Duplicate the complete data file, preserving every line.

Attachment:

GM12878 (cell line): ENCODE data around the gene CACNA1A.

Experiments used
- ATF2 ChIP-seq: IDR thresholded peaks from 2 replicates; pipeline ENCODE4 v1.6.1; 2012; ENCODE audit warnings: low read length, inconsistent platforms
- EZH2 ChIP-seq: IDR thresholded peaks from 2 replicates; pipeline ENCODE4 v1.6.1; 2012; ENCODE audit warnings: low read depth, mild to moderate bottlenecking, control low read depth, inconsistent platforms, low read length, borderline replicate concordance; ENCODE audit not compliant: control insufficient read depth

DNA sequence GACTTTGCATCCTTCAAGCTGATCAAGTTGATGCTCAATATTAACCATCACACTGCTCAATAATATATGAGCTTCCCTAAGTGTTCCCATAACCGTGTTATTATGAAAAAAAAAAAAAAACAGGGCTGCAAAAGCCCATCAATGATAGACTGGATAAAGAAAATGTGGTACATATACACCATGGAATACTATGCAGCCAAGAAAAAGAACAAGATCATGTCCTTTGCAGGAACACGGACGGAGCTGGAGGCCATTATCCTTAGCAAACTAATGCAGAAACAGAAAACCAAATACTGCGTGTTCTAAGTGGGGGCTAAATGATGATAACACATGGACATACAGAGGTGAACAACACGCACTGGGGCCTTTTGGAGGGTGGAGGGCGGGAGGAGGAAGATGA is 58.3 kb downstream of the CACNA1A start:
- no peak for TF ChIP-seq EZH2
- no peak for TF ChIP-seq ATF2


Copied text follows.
GM12878 (cell line): ENCODE data around the gene CACNA1A.

Experiments used
- ATF2 ChIP-seq: IDR thresholded peaks from 2 replicates; pipeline ENCODE4 v1.6.1; 2012; ENCODE audit warnings: low read length, inconsistent platforms
- EZH2 ChIP-seq: IDR thresholded peaks from 2 replicates; pipeline ENCODE4 v1.6.1; 2012; ENCODE audit warnings: low read depth, mild to moderate bottlenecking, control low read depth, inconsistent platforms, low read length, borderline replicate concordance; ENCODE audit not compliant: control insufficient read depth

DNA sequence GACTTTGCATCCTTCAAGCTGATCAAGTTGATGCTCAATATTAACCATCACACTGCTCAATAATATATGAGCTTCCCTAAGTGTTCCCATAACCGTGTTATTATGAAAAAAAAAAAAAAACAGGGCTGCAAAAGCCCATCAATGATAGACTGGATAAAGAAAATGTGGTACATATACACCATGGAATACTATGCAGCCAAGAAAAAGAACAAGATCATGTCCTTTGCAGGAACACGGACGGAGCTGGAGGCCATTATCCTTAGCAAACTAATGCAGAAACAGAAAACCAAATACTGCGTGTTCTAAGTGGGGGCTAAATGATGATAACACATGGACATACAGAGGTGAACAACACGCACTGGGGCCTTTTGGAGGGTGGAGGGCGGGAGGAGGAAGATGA is 58.3 kb downstream of the CACNA1A start:
- no peak for TF ChIP-seq EZH2
- no peak for TF ChIP-seq ATF2